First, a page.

Grow Your Own Fruit!

Toll Free 877-353-4028

Growing Guides

Around the Farm

Expeditions - The Road Back to Buryatia

Expeditions - The Road Back to Buryatia In September we returned to Ulan Ude, the capital ...
Read More

Oregon Garden - Harvest Season

Oregon Garden - Harvest Season At the Oregon Garden in Silverton, One Green World...
Read More

DIYFruit - Be an Olive Pioneer!

DIYFruit - Be an Olive Pioneer! Ukraine is not often thought of as an Olive growin...
Read More

Growing Fruits In Pots

Dec 16, 2012

Container gardening is becoming more and more popular. Many of us want to grow fruit and vegetables but don't have space for a garden. Others simply want the convenience and beauty of fruit on their deck or patio. Abundant harvests are easy by following a few basic principles. Most important is to realize that plants in containers depend on you for their care. They don't have access to the natural soil moisture and fertility provided to plants growing in the ground. Here are some guidelines will give success in growing fruit in pots.

Choose the right size pot. The pot is the vessel in which your plants roots will grow. It should be large enough to contain several years of root growth and should have large drainage holes in the bottom. For most plants, a 7 gallon pot is big enough for 3 to 4 years of growth and a 15 gallon pot should be big enough for 7-8 years. Eventually, no matter how big the pot, it will fill with roots. When that occurs, the plant will be difficult to water and growth will become weaker. Remedying this situation means removing the plant from its pot and severely pruning the roots and top.

Choose the right kind of potting soil. Well drained soil is important for virtually all fruiting plants. Fine propagation mix is great for starting seeds, but for trees and shrubs and vines, a coarser mix containing bark and pumice will help prevent root rot. Another consideration is soil acidity. While most plants are happy in regular potting soil, Tea and Blueberries like a more acid soil. Look for potting soil made for Blueberries and other acid loving plants like Rhododendron and Camellia.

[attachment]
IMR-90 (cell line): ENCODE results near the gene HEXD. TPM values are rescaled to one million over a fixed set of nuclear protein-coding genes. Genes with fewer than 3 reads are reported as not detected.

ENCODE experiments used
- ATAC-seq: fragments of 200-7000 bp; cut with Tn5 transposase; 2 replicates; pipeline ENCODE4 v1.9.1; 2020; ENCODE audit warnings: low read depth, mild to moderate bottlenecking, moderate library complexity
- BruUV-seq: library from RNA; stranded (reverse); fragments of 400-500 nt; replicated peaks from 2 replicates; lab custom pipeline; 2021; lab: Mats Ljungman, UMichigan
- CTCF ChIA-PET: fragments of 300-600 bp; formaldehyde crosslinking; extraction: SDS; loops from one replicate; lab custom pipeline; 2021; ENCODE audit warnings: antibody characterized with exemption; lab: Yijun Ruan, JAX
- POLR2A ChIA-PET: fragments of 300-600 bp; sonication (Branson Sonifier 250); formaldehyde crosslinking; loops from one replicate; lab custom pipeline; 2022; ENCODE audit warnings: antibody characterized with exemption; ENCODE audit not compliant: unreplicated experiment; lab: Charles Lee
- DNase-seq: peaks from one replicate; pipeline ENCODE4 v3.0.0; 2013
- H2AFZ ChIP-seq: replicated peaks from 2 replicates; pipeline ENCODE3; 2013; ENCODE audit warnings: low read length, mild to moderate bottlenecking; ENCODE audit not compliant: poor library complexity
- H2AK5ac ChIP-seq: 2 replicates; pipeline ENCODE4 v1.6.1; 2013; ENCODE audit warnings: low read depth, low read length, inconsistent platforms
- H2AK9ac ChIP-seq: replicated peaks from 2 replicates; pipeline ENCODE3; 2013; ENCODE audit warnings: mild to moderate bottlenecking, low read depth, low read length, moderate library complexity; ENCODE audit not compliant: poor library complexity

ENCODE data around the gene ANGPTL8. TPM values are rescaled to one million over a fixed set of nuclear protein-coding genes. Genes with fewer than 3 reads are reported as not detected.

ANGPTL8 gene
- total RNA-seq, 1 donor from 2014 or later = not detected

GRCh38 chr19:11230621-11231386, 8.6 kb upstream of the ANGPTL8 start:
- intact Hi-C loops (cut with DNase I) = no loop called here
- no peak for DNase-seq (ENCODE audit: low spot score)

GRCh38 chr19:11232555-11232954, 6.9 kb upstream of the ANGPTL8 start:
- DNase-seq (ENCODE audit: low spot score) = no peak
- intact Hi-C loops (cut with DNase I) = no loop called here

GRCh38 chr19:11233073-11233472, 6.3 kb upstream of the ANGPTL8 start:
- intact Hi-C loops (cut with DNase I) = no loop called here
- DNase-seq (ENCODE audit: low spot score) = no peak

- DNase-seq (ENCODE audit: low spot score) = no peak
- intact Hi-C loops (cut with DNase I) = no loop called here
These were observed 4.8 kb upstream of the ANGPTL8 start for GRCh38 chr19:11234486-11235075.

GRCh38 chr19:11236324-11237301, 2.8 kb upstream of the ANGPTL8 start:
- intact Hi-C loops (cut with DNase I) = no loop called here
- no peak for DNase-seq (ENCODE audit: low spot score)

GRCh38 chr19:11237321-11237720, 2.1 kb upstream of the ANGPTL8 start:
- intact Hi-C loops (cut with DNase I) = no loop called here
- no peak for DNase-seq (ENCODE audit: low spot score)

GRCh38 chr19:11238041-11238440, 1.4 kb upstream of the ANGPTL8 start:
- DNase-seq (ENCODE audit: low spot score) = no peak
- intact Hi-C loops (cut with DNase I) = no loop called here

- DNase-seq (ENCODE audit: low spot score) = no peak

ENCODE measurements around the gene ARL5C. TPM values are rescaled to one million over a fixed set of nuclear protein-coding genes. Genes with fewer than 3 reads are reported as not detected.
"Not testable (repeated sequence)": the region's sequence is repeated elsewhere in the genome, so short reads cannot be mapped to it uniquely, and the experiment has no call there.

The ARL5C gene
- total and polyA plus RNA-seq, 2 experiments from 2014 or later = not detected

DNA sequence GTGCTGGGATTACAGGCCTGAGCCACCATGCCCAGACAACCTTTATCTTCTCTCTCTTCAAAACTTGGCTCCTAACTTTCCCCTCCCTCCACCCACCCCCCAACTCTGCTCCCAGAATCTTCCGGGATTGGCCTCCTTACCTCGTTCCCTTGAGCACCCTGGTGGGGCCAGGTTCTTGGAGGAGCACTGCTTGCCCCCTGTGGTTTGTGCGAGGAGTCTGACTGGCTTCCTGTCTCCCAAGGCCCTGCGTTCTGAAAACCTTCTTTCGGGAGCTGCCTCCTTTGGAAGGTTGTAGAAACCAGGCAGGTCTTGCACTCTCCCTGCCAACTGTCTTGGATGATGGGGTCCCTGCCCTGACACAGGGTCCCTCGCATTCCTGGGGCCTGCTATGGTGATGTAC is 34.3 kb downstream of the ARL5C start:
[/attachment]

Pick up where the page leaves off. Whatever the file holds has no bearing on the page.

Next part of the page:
Water sparingly. Once you have potted your new plant, water it in well and wait. Unless you are planting in the heat of summer, it will take some time before your new plant needs another watering. While it is important to not let your plant dry out, it is especially important to not overwater it. If your plant is not rootbound, a deep watering once a week is usually enough even in hot weather.

Fruiting Plants For Pots

While almost any plant can be grown in a container, you will be more successful and happier choosing a low vigor, more compact variety. Columnar Apples and other Apple varieties on M-26 dwarf rootstock will produce the easiest to care for potted Apple trees. Negronne, Lattarulla, and Peter's Honey are good fig varieties for containers. Pineapple Guava, Citrus, Blueberries, Honeyberries, and Strawberries are also attractive, easy to grow fruiting plants for container culture.

Advanced Search


  • November 2015
  • Mo
  • Tu
  • We
  • Th
  • Fr
  • Sat
  • Su
  • 1
  • 2
  • 3
  • 4
  • 5
  • 6
  • 7
  • 8
  • 9
  • 10
  • 11
  • 12
  • 13
  • 14
  • 15
  • 16
  • 17
  • 18
  • 19
  • 20
  • 21
  • 22
  • 23
  • 24
  • 25
  • 26
  • 27
  • 28
  • 29
  • 30


Watch Now

Planting a Bareroot Fruit Tree

In this video, One Green World owne...

Planting a Potted Fruit Tree


Request A Catalog

Request a Catalog


Best Award Winner   Salmon Safe   Governor's Sustainability Award   Oregon Association of Nurseries   Oregon Clean Fuels Program   Direct Gardening Association   Climate Friendly Nurseries   Oregon Grown   Oregon Garden   Business Recycling Award Group   Community Partnerships